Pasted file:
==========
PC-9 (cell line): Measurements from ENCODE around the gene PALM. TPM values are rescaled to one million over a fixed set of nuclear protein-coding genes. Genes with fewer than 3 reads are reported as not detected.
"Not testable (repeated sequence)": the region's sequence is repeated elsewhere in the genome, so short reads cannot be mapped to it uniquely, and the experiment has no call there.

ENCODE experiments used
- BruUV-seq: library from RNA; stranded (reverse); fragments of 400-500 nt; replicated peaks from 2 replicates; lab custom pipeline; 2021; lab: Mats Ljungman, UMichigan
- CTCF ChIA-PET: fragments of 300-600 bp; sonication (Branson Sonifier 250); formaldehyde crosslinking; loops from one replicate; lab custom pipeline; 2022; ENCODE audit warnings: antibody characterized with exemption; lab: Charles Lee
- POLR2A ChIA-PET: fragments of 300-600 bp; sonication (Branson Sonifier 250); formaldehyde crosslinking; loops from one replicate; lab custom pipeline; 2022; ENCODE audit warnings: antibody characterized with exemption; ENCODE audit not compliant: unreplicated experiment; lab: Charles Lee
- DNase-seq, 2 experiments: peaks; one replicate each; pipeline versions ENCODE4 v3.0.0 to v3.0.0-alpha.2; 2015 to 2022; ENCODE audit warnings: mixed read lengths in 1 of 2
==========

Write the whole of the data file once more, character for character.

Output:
PC-9 (cell line): Measurements from ENCODE around the gene PALM. TPM values are rescaled to one million over a fixed set of nuclear protein-coding genes. Genes with fewer than 3 reads are reported as not detected.
"Not testable (repeated sequence)": the region's sequence is repeated elsewhere in the genome, so short reads cannot be mapped to it uniquely, and the experiment has no call there.

ENCODE experiments used
- BruUV-seq: library from RNA; stranded (reverse); fragments of 400-500 nt; replicated peaks from 2 replicates; lab custom pipeline; 2021; lab: Mats Ljungman, UMichigan
- CTCF ChIA-PET: fragments of 300-600 bp; sonication (Branson Sonifier 250); formaldehyde crosslinking; loops from one replicate; lab custom pipeline; 2022; ENCODE audit warnings: antibody characterized with exemption; lab: Charles Lee
- POLR2A ChIA-PET: fragments of 300-600 bp; sonication (Branson Sonifier 250); formaldehyde crosslinking; loops from one replicate; lab custom pipeline; 2022; ENCODE audit warnings: antibody characterized with exemption; ENCODE audit not compliant: unreplicated experiment; lab: Charles Lee
- DNase-seq, 2 experiments: peaks; one replicate each; pipeline versions ENCODE4 v3.0.0 to v3.0.0-alpha.2; 2015 to 2022; ENCODE audit warnings: mixed read lengths in 1 of 2